Why have so many American men quit work?
- December 9, 2022
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Many men in the US retire when their income falls relative to their better-paid peers, new research shows. The study found that when workers’ relative earnings fall, more men drop out.
The Federal Reserve of Boston’s findings help explain a trend that has puzzled economists for decades: why so many men have given up on the idea of keeping a job. Around every ninth man between the ages of 25 and 54, the best working years for a person, is no longer on the labor market; that compared to one in 50 in the mid-1950s.
The trend was mainly driven by working-age males without a college degree, who are at higher rates of retirement, according to the study. The results show that since 1980, workers without a four-year college degree have consistently made less than their college-educated peers.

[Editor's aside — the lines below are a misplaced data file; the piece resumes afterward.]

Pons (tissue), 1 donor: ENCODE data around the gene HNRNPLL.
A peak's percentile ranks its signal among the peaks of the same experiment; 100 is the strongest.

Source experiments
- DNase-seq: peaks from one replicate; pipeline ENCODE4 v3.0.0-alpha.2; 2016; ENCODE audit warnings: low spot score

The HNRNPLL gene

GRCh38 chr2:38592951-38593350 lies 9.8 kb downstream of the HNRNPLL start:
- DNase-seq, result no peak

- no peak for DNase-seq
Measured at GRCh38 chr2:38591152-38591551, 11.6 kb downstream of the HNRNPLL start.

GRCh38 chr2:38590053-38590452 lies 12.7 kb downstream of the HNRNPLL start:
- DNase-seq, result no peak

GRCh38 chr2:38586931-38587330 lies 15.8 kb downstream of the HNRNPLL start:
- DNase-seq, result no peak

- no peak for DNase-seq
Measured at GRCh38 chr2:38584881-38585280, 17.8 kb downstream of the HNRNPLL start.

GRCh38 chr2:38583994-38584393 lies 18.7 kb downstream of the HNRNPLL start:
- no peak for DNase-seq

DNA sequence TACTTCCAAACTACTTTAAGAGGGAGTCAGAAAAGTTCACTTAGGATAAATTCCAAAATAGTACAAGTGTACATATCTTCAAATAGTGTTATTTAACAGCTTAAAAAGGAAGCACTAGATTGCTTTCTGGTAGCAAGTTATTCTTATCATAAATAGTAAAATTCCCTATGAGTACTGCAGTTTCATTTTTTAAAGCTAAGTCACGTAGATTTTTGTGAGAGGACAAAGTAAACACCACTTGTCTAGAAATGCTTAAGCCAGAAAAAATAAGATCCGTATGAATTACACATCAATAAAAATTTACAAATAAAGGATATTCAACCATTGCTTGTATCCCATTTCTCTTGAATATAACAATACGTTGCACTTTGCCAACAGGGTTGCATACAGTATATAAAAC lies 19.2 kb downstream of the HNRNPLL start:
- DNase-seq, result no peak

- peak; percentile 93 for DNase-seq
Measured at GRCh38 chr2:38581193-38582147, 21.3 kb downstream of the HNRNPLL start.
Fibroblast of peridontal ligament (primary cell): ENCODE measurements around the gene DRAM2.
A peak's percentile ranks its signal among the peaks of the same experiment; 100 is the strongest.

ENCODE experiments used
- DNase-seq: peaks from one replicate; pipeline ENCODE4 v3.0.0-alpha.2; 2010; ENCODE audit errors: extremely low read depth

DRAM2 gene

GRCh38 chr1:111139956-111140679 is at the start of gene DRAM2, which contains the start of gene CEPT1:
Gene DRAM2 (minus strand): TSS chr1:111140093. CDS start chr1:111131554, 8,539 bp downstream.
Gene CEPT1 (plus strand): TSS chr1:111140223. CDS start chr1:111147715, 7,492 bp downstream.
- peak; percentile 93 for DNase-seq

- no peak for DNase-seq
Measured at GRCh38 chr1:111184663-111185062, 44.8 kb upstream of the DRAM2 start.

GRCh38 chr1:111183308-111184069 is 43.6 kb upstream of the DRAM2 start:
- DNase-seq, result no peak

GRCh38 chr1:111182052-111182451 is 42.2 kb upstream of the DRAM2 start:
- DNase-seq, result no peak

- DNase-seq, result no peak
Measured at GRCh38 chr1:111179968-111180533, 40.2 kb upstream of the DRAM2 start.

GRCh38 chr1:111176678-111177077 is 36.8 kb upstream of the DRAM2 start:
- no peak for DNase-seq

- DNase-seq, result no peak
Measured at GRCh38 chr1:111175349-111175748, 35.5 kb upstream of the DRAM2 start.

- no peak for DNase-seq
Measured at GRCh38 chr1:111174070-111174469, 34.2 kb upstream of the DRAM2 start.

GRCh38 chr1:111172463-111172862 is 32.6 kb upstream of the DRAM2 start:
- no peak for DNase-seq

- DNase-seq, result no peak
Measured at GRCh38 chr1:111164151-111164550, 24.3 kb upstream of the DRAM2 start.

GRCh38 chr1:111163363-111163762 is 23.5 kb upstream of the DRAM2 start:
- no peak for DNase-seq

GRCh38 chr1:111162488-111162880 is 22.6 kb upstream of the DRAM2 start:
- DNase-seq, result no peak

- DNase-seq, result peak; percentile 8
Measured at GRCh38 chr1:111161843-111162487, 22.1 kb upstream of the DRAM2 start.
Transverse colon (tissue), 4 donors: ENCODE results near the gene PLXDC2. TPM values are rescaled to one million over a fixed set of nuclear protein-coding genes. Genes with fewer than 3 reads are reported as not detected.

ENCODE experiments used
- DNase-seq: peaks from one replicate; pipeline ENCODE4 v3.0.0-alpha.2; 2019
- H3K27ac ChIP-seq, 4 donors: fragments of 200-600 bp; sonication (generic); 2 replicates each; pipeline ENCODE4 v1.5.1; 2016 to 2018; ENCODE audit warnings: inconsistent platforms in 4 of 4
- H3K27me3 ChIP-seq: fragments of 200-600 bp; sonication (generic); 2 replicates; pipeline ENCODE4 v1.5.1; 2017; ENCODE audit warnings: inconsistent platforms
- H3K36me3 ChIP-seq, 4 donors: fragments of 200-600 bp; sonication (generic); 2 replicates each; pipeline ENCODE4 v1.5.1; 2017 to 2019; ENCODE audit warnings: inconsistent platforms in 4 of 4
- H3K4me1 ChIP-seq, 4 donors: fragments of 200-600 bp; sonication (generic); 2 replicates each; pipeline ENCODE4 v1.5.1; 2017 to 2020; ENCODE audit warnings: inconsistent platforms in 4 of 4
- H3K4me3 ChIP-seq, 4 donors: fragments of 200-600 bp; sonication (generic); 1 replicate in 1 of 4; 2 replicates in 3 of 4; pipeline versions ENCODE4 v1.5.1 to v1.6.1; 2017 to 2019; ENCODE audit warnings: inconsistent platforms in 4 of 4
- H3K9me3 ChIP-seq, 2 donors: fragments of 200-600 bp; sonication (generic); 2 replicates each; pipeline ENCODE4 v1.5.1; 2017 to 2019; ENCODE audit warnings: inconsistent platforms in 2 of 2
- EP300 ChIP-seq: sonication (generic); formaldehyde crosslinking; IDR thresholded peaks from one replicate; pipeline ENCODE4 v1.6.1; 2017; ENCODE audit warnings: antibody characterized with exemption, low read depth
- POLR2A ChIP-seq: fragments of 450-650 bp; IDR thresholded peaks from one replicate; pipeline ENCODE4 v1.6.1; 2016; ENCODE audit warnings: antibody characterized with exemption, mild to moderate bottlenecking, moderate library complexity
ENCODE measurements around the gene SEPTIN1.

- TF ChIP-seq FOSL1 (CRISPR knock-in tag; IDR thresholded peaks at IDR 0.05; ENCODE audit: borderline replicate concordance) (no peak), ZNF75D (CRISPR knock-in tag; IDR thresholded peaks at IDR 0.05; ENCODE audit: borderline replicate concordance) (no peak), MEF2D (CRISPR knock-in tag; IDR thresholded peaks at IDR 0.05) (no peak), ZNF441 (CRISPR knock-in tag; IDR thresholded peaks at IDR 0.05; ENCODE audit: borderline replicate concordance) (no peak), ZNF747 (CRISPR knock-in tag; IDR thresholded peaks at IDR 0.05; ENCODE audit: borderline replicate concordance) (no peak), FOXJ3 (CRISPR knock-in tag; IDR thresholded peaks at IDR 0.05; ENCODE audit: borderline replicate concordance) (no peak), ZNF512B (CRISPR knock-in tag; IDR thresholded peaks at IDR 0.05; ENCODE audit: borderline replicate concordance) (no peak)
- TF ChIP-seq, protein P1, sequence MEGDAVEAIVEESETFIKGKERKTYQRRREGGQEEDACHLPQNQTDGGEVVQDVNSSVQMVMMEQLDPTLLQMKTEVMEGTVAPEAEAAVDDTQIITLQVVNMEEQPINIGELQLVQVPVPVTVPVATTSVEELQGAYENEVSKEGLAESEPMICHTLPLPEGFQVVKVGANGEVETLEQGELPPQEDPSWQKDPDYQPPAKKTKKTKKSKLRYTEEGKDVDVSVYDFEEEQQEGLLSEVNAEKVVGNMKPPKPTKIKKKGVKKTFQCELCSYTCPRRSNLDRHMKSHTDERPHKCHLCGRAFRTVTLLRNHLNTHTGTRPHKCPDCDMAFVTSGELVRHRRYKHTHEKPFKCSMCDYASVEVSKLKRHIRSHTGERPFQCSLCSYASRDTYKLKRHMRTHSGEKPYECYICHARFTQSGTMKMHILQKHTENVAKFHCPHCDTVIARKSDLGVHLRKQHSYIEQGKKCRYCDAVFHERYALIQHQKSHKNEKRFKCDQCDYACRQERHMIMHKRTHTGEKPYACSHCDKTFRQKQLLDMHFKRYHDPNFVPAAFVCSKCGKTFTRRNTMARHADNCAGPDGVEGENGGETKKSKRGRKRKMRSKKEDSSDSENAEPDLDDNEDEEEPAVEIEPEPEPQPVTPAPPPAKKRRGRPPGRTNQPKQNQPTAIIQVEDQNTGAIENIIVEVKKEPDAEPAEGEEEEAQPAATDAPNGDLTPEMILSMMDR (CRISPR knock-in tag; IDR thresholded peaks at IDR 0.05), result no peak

Over the 40-year study period, earnings for prime-aged men without a degree fell 17%, while wages for college-educated magicians rose 20%, wrote the study’s author, economist Pinghui Wu.
In addition to looking at the income effect, the study also considers the economic security and social status that jobs provide. The results suggest that men who have seen their social status and earning power erode over time may have lost their incentive to work.
“For many workers, a job not only provides financial security, it also validates their status, which is tied to their position in relation to their peers and many social outcomes,” Wu wrote.
Other economists have theorized that the decline in manufacturing jobs has pushed men out of the workforce. But sectors like manufacturing and construction have steadily created new jobs.